Brompton Oratory memories years after youthful excess

London Letter: Four revellers were asked to leave Mass when attendance was not so low

'I was about to light a votive candle for Eric Douglas when my eye was caught by a movement in the shadows.'

'I was about to light a votive candle for Eric Douglas when my eye was caught by a movement in the shadows.'

 

The air inside the church felt cold and damp, perfumed with traces of burnt incense, melting candlewax, wet coats and old, unwashed flesh and heavy with unwelcome memories. It had been almost 30 years since my last visit to the Brompton Oratory for Christmas Eve midnight Mass with Eric Douglas, the ne’er do well youngest son of Kirk and half-brother of Michael, when we were both asked to leave.

We had met a couple of days earlier when Eric was a guest on a radio programme I was producing, talking about growing up in Hollywood in a famous family and his own modest acting career. The three-hour show was a mixture of music and chat that was supposed to entertain the British forces overseas, in which my main role was to flatter the presenter and butter up the guests.

I shared the task of choosing them with a woman who had worked on a BBC arts programme and stuffed the show with practitioners of the high arts, while I filled the rest of the slots with politicians and writers I was curious to meet.

“That was Dame Ninette de Valois on a lifetime in dance,” the presenter would say. “This is Starship – Nothing’s Gonna Stop Us Now.”

Occasionally, I thought of the poor homesick squaddie in Port Stanley or the lonely naval rating in his bunk on the high seas who had to listen to all this, but not for long.

After the interview, Eric told me he was staying in London for Christmas with nothing to do and I said he was welcome to spend Christmas Eve with me and two friends visiting from Berlin. My friends and I were in our dissolute 20s and Eric was not much older, and we charged hard into partying at his Park Lane hotel, forgetting to eat as our pupils enlarged, our confidence welled, our conversation became more absurd.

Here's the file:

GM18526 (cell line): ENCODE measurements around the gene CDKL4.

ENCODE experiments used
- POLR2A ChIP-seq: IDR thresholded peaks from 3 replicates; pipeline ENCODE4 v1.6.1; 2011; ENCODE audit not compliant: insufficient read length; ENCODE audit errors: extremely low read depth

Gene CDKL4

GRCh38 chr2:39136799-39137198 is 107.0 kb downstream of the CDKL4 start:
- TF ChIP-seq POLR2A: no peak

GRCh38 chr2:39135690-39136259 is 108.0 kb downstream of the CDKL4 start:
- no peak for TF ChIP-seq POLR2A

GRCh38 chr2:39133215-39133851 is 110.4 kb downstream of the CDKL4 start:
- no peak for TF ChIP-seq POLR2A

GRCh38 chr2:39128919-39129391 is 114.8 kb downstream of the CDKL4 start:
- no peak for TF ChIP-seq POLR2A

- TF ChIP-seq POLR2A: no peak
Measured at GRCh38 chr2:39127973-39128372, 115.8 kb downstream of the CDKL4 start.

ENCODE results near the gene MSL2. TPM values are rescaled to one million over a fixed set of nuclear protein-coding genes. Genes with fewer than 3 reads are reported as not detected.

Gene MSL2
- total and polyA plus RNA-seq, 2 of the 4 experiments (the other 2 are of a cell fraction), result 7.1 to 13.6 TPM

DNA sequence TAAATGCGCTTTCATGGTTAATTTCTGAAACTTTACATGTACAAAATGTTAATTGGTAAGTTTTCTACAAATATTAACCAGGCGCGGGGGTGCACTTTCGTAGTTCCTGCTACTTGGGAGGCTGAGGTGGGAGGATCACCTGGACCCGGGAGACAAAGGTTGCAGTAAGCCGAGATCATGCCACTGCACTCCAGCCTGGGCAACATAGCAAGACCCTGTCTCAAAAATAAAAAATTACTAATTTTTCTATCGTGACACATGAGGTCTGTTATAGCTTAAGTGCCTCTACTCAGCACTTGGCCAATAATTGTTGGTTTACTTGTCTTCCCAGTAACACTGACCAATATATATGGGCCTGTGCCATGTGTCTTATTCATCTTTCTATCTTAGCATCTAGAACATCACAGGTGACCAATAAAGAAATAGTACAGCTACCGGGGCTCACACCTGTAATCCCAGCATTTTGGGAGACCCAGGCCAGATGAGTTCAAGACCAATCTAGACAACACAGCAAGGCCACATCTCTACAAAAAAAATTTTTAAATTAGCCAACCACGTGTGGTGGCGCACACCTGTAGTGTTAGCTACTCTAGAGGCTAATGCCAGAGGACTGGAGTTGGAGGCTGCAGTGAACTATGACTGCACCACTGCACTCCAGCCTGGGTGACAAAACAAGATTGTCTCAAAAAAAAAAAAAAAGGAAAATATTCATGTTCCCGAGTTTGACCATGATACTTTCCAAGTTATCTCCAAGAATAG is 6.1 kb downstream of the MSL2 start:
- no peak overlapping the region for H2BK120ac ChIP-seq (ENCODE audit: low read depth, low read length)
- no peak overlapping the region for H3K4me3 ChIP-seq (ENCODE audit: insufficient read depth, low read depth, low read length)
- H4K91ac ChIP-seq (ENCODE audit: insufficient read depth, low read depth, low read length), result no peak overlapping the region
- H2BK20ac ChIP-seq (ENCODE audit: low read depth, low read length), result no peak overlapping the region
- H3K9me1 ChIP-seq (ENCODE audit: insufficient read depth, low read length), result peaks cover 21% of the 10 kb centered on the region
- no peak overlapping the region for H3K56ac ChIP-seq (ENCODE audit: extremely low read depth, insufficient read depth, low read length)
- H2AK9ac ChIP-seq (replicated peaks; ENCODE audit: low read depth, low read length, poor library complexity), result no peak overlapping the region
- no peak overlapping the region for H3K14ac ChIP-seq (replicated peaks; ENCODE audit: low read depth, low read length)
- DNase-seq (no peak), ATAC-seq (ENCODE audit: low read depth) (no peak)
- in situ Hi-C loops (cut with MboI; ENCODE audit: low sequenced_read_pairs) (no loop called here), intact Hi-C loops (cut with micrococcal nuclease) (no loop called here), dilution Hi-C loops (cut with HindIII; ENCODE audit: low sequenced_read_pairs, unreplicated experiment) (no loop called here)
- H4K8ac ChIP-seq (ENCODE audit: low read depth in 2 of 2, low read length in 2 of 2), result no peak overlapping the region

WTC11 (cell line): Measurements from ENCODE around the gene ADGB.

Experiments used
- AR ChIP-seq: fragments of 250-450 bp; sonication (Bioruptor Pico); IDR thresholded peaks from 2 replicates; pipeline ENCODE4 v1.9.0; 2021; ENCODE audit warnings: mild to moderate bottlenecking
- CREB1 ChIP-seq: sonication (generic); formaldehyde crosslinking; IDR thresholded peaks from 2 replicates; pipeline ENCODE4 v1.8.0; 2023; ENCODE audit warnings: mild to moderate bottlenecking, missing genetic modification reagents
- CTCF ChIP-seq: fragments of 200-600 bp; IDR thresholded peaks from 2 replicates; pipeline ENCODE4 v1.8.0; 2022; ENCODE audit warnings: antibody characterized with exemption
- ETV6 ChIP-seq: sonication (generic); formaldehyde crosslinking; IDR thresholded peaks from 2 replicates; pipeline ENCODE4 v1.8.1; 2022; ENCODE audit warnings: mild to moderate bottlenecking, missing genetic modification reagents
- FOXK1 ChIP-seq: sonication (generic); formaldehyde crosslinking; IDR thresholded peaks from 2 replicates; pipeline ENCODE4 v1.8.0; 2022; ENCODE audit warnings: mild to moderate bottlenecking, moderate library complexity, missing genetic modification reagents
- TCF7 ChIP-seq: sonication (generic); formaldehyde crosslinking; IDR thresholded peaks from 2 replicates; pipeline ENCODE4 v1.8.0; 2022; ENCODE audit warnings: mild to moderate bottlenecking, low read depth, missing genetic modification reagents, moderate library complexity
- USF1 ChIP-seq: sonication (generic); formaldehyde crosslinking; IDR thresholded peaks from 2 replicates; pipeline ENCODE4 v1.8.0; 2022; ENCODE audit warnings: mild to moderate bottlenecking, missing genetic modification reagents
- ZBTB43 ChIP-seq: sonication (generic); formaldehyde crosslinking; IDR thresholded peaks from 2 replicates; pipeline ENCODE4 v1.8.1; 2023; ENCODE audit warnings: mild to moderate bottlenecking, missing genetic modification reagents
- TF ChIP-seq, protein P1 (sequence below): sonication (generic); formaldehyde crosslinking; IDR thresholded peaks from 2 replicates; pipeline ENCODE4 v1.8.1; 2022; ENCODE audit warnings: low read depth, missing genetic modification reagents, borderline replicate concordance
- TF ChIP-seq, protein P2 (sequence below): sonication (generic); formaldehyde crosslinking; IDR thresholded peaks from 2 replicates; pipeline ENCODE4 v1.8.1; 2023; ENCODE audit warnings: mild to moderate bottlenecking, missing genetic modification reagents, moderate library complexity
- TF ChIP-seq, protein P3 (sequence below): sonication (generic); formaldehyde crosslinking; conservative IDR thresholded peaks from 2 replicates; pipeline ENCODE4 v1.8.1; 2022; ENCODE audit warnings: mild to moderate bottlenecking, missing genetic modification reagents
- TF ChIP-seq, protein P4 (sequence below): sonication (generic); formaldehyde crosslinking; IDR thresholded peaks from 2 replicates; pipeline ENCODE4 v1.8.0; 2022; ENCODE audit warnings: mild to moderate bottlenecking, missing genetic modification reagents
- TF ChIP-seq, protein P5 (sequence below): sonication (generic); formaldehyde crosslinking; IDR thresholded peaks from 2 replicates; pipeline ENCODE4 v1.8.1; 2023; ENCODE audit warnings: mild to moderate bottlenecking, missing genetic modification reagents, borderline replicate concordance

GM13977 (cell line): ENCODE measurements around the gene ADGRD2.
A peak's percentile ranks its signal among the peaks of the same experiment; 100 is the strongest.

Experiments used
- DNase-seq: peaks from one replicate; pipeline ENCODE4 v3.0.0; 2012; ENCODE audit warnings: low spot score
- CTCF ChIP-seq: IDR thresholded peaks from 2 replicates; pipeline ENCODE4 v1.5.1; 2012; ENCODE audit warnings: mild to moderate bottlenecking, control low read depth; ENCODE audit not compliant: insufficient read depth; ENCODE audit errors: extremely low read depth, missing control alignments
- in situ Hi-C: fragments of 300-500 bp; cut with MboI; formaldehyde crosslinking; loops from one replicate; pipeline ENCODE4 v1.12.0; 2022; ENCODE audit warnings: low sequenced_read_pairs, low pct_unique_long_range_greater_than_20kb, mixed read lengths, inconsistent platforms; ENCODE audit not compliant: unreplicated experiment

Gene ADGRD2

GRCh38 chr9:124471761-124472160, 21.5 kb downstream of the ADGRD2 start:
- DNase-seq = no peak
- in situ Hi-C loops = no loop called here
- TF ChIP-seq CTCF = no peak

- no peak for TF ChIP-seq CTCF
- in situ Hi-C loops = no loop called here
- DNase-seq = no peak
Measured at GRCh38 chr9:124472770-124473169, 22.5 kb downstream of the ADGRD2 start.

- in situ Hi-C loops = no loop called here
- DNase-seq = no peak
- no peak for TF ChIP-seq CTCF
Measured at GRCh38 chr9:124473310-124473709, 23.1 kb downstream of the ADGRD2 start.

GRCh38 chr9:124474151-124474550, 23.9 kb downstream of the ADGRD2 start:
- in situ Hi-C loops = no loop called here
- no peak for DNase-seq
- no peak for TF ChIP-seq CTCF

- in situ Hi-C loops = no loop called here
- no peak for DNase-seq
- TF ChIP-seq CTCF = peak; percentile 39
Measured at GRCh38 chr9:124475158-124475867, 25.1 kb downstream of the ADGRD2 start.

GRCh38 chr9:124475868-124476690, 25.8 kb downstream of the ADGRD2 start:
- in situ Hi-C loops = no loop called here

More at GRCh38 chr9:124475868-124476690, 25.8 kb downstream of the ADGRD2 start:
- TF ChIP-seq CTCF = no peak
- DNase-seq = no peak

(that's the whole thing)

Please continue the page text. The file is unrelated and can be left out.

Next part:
Darkened passages

At about 11, Eric announced that he felt both Jewish and Catholic and that we should all go to midnight Mass at the Brompton Oratory, which is not only one of the biggest and most ornate Catholic churches in London but also boasts one of the best choirs.

I knew it was a mistake soon after we arrived, as Eric and the others fidgeted through the first few hymns until they noticed that various young men were darting in and out of darkened passages to our left.

“Look,” Eric said, revealing that among the many elements of acting he missed at drama school was how to modulate his voice.

“They’re cruising.”

As he and my friends babbled, my efforts to shush them became louder, provoking a white-haired man in front of me to turn around, his face puce with indignation.

“Get out, the lot of you,” he said.

Catholicism is out of fashion in England, with numbers falling off sharply after 1993

Eric started to protest but I yanked him up and we walked back down the aisle to the door, my embarrassment deepening as I passed each row of reproachful faces. Still, it’s hard to forgive anyone an injury you’ve done them and we soon persuaded ourselves that even if the old gent’s outrage was justified, he didn’t have to be so nasty about it. Besides, Eric added, they were cruising.

Sunday worshippers

Catholicism is out of fashion in England, with numbers reaching a peak in 1993 before falling off sharply after that. Sunday worshippers halved between 1970 and 2014, falling from 1.9 million to 850,000 and the number of priests fell by almost half. A report this month found that just 17 per cent of British Catholics between the ages of 16 and 29 attend church every week and one in five say they never go at all.

The church is doing its best to turn the tide, releasing an app called God Calls earlier this year to help users deepen their faith and to encourage vocations. It includes daily prayers and meditations on the Gospel and the lives of the saints, as well as a news section and a Twitter feed.

It follows the introduction in Scotland of the Catholic App, which helps you find the nearest Mass and confessions and which has been nicknamed Sindr.

That Christmas was the last time I met Eric, who died in 2004 of “acute intoxication” with alcohol, tranquillisers and painkillers after years struggling with addiction, during which he visited more than 20 rehab clinics.

Standing before a blaze of votive candles at the oratory the other day, I was about to light one for him when my eye was caught by a movement in the shadows that made me wonder if he had been right all along.

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